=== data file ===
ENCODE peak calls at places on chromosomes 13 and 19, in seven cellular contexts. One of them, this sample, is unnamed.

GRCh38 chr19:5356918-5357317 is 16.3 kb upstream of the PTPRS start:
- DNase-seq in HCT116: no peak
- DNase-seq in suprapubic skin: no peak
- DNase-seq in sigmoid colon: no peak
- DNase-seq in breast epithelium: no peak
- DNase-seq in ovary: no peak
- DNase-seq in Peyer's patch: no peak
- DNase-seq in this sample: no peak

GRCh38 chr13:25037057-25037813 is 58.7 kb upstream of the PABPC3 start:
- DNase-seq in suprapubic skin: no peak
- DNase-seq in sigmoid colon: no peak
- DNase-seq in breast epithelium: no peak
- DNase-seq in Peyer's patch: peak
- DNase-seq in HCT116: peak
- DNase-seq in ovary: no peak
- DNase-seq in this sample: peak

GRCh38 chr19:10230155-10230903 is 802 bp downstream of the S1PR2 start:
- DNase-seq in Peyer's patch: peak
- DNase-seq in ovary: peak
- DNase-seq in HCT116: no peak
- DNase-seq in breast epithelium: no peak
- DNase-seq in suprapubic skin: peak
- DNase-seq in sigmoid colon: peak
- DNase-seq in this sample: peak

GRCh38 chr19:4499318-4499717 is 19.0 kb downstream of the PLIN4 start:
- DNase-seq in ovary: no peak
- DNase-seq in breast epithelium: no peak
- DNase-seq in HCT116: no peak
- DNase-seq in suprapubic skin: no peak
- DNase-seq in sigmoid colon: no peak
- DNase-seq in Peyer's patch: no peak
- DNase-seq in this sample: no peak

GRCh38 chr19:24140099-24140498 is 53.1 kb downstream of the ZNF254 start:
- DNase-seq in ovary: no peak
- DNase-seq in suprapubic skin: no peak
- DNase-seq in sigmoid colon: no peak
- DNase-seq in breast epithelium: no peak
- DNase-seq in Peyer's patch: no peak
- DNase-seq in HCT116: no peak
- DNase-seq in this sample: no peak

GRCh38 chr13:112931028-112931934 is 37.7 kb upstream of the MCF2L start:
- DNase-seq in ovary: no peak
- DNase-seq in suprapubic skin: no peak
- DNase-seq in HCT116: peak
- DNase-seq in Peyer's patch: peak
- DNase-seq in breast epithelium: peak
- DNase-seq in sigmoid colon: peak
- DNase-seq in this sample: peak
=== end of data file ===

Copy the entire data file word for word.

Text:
ENCODE peak calls at places on chromosomes 13 and 19, in seven cellular contexts. One of them, this sample, is unnamed.

GRCh38 chr19:5356918-5357317 is 16.3 kb upstream of the PTPRS start:
- DNase-seq in HCT116: no peak
- DNase-seq in suprapubic skin: no peak
- DNase-seq in sigmoid colon: no peak
- DNase-seq in breast epithelium: no peak
- DNase-seq in ovary: no peak
- DNase-seq in Peyer's patch: no peak
- DNase-seq in this sample: no peak

GRCh38 chr13:25037057-25037813 is 58.7 kb upstream of the PABPC3 start:
- DNase-seq in suprapubic skin: no peak
- DNase-seq in sigmoid colon: no peak
- DNase-seq in breast epithelium: no peak
- DNase-seq in Peyer's patch: peak
- DNase-seq in HCT116: peak
- DNase-seq in ovary: no peak
- DNase-seq in this sample: peak

GRCh38 chr19:10230155-10230903 is 802 bp downstream of the S1PR2 start:
- DNase-seq in Peyer's patch: peak
- DNase-seq in ovary: peak
- DNase-seq in HCT116: no peak
- DNase-seq in breast epithelium: no peak
- DNase-seq in suprapubic skin: peak
- DNase-seq in sigmoid colon: peak
- DNase-seq in this sample: peak

GRCh38 chr19:4499318-4499717 is 19.0 kb downstream of the PLIN4 start:
- DNase-seq in ovary: no peak
- DNase-seq in breast epithelium: no peak
- DNase-seq in HCT116: no peak
- DNase-seq in suprapubic skin: no peak
- DNase-seq in sigmoid colon: no peak
- DNase-seq in Peyer's patch: no peak
- DNase-seq in this sample: no peak

GRCh38 chr19:24140099-24140498 is 53.1 kb downstream of the ZNF254 start:
- DNase-seq in ovary: no peak
- DNase-seq in suprapubic skin: no peak
- DNase-seq in sigmoid colon: no peak
- DNase-seq in breast epithelium: no peak
- DNase-seq in Peyer's patch: no peak
- DNase-seq in HCT116: no peak
- DNase-seq in this sample: no peak

GRCh38 chr13:112931028-112931934 is 37.7 kb upstream of the MCF2L start:
- DNase-seq in ovary: no peak
- DNase-seq in suprapubic skin: no peak
- DNase-seq in HCT116: peak
- DNase-seq in Peyer's patch: peak
- DNase-seq in breast epithelium: peak
- DNase-seq in sigmoid colon: peak
- DNase-seq in this sample: peak